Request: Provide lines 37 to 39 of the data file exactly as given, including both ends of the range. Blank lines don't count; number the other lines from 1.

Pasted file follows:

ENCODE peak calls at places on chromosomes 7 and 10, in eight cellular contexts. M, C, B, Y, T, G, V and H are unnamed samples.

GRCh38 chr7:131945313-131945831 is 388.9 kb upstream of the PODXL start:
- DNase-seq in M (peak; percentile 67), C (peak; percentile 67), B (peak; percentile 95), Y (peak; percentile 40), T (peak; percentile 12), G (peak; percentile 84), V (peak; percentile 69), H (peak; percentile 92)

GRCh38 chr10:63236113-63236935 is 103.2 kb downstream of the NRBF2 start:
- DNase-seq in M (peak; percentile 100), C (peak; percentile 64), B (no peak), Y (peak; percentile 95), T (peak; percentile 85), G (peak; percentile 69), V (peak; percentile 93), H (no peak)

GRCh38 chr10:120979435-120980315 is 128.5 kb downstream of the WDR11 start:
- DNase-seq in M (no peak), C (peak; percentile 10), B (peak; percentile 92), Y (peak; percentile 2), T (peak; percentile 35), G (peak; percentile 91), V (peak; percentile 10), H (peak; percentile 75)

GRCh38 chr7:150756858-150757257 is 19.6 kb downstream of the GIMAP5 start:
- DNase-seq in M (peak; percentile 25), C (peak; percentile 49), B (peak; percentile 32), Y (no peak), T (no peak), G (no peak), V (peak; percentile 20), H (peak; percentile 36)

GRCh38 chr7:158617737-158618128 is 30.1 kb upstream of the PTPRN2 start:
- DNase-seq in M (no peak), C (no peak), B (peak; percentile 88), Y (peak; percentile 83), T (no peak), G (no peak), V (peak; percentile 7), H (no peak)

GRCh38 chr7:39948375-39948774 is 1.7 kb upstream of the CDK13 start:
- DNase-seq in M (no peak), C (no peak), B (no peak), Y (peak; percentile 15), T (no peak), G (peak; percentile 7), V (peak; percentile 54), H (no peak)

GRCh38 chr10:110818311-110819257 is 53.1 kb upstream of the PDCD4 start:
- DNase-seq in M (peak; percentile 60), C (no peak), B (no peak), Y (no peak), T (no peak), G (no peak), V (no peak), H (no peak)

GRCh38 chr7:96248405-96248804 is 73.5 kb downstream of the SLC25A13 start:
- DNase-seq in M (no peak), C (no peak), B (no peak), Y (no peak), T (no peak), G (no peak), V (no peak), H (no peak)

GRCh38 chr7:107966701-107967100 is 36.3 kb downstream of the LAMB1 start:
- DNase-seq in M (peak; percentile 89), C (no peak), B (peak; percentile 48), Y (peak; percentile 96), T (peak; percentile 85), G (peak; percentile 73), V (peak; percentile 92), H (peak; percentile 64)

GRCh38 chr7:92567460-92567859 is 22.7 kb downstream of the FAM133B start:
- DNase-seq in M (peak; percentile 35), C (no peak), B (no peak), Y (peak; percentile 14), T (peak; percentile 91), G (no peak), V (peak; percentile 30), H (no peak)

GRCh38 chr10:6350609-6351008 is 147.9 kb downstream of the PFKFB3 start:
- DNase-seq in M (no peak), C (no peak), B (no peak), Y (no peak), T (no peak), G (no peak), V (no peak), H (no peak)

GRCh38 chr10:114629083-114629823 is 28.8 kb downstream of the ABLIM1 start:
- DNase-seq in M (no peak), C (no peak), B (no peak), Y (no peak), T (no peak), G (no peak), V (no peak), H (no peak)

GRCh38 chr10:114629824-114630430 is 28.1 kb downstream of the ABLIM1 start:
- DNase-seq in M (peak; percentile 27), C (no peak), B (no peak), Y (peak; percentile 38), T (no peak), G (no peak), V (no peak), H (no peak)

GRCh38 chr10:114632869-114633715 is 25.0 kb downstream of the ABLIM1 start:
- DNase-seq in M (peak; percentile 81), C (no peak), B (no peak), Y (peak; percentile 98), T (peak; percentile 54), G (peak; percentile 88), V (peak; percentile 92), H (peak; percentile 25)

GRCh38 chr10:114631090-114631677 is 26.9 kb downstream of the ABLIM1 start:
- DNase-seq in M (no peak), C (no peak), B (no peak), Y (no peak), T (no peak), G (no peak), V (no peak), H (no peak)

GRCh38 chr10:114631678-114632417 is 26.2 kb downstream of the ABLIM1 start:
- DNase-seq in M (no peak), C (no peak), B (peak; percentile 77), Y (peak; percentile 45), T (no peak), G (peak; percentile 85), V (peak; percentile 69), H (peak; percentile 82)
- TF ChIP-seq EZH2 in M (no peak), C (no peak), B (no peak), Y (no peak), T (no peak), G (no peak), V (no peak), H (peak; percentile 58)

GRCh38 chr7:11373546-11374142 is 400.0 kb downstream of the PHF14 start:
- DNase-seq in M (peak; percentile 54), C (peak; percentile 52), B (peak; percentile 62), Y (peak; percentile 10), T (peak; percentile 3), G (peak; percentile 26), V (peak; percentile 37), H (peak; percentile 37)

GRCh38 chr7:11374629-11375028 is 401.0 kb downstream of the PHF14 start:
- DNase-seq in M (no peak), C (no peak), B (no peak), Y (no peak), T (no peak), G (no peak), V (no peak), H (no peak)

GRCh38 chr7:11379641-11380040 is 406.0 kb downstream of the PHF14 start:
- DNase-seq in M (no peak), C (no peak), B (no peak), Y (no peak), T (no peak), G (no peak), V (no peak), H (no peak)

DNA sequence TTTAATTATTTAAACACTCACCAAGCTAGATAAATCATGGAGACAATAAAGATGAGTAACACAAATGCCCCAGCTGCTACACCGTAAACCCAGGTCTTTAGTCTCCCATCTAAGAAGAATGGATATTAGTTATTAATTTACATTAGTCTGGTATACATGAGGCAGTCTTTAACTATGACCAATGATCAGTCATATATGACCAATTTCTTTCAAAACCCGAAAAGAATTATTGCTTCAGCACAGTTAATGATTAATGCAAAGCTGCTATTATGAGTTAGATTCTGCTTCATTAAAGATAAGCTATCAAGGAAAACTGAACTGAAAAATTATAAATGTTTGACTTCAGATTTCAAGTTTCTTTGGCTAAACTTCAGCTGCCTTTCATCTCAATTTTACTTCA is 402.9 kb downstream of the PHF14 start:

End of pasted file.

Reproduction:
GRCh38 chr7:11374629-11375028 is 401.0 kb downstream of the PHF14 start:
- DNase-seq in M (no peak), C (no peak), B (no peak), Y (no peak), T (no peak), G (no peak), V (no peak), H (no peak)

GRCh38 chr7:11379641-11380040 is 406.0 kb downstream of the PHF14 start: